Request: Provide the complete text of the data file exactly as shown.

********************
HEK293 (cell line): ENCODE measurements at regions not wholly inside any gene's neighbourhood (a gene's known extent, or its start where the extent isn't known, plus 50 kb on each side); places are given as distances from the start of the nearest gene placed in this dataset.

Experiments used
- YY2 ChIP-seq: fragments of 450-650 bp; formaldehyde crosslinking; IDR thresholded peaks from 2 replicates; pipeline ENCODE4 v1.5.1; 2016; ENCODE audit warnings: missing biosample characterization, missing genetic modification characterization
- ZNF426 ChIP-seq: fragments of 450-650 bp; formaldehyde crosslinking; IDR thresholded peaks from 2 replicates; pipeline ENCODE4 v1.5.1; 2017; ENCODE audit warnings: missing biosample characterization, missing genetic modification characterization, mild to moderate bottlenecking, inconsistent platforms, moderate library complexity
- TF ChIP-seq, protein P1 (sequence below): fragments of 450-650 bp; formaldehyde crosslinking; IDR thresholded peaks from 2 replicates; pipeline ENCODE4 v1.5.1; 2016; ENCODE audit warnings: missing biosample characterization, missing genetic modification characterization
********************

HEK293 (cell line): ENCODE measurements at regions not wholly inside any gene's neighbourhood (a gene's known extent, or its start where the extent isn't known, plus 50 kb on each side); places are given as distances from the start of the nearest gene placed in this dataset.

Experiments used
- YY2 ChIP-seq: fragments of 450-650 bp; formaldehyde crosslinking; IDR thresholded peaks from 2 replicates; pipeline ENCODE4 v1.5.1; 2016; ENCODE audit warnings: missing biosample characterization, missing genetic modification characterization
- ZNF426 ChIP-seq: fragments of 450-650 bp; formaldehyde crosslinking; IDR thresholded peaks from 2 replicates; pipeline ENCODE4 v1.5.1; 2017; ENCODE audit warnings: missing biosample characterization, missing genetic modification characterization, mild to moderate bottlenecking, inconsistent platforms, moderate library complexity
- TF ChIP-seq, protein P1 (sequence below): fragments of 450-650 bp; formaldehyde crosslinking; IDR thresholded peaks from 2 replicates; pipeline ENCODE4 v1.5.1; 2016; ENCODE audit warnings: missing biosample characterization, missing genetic modification characterization